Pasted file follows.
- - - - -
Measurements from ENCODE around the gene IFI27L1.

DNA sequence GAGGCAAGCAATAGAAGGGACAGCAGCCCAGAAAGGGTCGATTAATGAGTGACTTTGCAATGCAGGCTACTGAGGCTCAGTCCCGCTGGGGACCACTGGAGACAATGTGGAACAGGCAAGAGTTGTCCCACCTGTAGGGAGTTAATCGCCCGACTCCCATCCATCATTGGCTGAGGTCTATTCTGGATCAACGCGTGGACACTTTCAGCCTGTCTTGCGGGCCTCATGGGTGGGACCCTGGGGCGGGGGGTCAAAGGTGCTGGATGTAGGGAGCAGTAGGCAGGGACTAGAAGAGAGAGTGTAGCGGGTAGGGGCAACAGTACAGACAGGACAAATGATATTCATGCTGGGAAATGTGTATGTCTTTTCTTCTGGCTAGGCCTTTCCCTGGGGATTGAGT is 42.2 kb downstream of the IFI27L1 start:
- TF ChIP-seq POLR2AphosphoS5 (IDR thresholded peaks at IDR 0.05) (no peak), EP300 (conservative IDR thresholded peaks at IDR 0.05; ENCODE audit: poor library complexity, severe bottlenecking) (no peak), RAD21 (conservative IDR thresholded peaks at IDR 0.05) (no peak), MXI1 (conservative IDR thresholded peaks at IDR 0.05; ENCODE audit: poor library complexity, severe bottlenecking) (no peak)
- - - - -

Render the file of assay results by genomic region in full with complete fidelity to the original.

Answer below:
Measurements from ENCODE around the gene IFI27L1.

DNA sequence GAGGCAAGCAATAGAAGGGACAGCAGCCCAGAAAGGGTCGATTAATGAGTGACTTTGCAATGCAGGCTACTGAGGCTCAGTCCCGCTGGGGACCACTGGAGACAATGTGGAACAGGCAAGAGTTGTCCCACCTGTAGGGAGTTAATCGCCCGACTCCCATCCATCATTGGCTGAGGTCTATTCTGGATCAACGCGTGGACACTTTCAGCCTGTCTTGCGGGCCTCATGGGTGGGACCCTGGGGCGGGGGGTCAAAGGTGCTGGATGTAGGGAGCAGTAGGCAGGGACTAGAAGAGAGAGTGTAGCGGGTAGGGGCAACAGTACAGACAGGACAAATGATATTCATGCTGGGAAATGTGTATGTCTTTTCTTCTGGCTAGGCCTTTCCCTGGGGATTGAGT is 42.2 kb downstream of the IFI27L1 start:
- TF ChIP-seq POLR2AphosphoS5 (IDR thresholded peaks at IDR 0.05) (no peak), EP300 (conservative IDR thresholded peaks at IDR 0.05; ENCODE audit: poor library complexity, severe bottlenecking) (no peak), RAD21 (conservative IDR thresholded peaks at IDR 0.05) (no peak), MXI1 (conservative IDR thresholded peaks at IDR 0.05; ENCODE audit: poor library complexity, severe bottlenecking) (no peak)